Create Account | Sign In: Author or Forum

 
 
News  |  Journals  |  Conferences  |  Blogs  |  Articles  |  Forums  |  Twitter    
 

 Headlines:

 

Category: Family Medicine | Infections | Nursing | ENT | Pathology | Pediatrics | Pulmonology | Allergy | Journal

Back to Journal Articles

Individual Variation in Antiviral Response Present at Birth

Last Updated: May 25, 2012.

 

Differences in innate immune response may predict susceptibility to respiratory illness during first year

Share |

Comments: (0)

Tell-a-Friend

 

  Related
 
Congenital variations in innate immunity, which are detectable at birth, might predict an infant's susceptibility to acute respiratory tract illness during the first year of life, according to a study published in the May issue of the Journal of Allergy and Clinical Immunology.

FRIDAY, May 25 (HealthDay News) -- Congenital variations in innate immunity, which are detectable at birth, might predict an infant's susceptibility to acute respiratory tract illness during the first year of life, according to a study published in the May issue of the Journal of Allergy and Clinical Immunology.

Kaharu Sumino, M.D., M.P.H., from Washington University in St. Louis, and colleagues studied 82 inner-city children with at least one parent with allergy or asthma. At 24 hours after inoculation with respiratory syncytial virus, cord blood monocytes were cultured and assessed for IFNG and CCL5 mRNA production. The frequency of acute respiratory tract illness was monitored at three-month intervals, and at the time of illness during the first year, nasal lavage samples were analyzed.

The researchers found that 88 percent of subjects were reported to have respiratory tract infections, and respiratory tract viruses were identified in 74 percent of symptomatic children. A wide range of antiviral responses were recorded in cord blood monocytes. In response to respiratory syncytial virus infection of monocytes, a decrease in production of IFNG, but not CCL5, mRNA correlated with a significant increase in the frequency of upper respiratory tract infections as well as the prevalence of ear and sinus infections, pneumonias, and respiratory-related hospitalizations.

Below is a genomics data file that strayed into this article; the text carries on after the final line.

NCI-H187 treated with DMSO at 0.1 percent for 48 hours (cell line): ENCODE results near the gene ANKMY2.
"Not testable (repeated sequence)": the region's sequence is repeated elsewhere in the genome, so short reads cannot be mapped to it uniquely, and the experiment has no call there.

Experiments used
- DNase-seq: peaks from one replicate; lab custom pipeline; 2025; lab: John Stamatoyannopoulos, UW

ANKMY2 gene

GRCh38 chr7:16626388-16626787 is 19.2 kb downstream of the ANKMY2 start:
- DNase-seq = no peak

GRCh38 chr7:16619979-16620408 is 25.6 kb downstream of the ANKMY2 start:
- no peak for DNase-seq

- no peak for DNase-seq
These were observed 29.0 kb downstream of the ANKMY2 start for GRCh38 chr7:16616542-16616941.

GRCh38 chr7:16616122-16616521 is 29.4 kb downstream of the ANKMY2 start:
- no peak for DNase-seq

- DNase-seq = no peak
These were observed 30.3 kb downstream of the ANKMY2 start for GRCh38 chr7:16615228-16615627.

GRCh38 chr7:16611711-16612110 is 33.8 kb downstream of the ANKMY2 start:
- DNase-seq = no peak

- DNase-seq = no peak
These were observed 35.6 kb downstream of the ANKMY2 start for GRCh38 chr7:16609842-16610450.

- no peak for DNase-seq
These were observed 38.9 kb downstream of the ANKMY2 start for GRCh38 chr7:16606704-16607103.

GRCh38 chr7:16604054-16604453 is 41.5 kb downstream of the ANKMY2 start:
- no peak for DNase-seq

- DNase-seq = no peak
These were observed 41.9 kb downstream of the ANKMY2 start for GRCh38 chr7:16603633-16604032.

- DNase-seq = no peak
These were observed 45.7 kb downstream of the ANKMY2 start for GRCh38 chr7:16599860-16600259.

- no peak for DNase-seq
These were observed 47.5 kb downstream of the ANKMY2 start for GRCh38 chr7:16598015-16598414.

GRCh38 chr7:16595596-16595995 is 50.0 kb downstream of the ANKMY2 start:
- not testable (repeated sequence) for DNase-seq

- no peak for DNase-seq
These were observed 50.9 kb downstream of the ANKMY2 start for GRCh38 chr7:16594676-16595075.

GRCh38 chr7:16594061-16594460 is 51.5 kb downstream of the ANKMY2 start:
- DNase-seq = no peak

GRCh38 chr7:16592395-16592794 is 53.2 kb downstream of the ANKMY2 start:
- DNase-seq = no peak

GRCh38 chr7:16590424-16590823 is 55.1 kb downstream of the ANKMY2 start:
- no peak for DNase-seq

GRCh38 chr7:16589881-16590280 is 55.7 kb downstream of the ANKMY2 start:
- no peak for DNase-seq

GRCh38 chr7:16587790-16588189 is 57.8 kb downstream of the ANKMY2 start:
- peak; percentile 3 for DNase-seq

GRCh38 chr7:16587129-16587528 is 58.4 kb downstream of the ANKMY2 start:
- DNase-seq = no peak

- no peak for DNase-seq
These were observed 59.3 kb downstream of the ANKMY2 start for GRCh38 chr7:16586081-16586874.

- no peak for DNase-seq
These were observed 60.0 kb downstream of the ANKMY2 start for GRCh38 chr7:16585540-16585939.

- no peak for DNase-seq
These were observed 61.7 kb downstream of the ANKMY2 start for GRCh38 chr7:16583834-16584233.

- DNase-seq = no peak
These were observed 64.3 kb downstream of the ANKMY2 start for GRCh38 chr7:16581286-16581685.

"Individual variations in the innate immune response to respiratory tract viruses are detectable even at birth, and these differences predict the susceptibility to acute respiratory tract illness during the first year of life," the authors write.

Several authors disclosed financial ties to the pharmaceutical and biotechnology industries.

Abstract
Full Text (subscription or payment may be required)

Copyright © 2012 HealthDay. All rights reserved.


Previous: Family History of Alzheimer's Affects Functional Connectivity Next: Transvaginal Mesh Op Restores Pelvic Organ Prolapse at Price

Reader comments on this article are listed below. Review our comments policy.


Submit your opinion:

Name:

Email:

Location:

URL:

Remember my personal information

Notify me of follow-up comments?

advertisement.gif (61x7 -- 0 bytes)
 

Are you a Doctor, Pharmacist, PA or a Nurse?

Join the Doctors Lounge online medical community

  • Editorial activities: Publish, peer review, edit online articles.

  • Ask a Doctor Teams: Respond to patient questions and discuss challenging presentations with other members.

Doctors Lounge Membership Application

 
     

 advertisement.gif (61x7 -- 0 bytes)

 

 

Useful Sites
MediLexicon
  Tools & Services: Follow DoctorsLounge on Twitter Follow us on Twitter | RSS News | Newsletter | Contact us
Copyright © 2001-2014
Doctors Lounge.
All rights reserved.

Medical Reference:
Diseases | Symptoms
Drugs | Labs | Procedures
Software | Tutorials

Advertising
Links | Humor
Forum Archive
CME | Conferences

Privacy Statement
Terms & Conditions
Editorial Board
About us | Email

This website is certified by Health On the Net Foundation. Click to verify. This site complies with the HONcode standard for trustworthy health information:
verify here.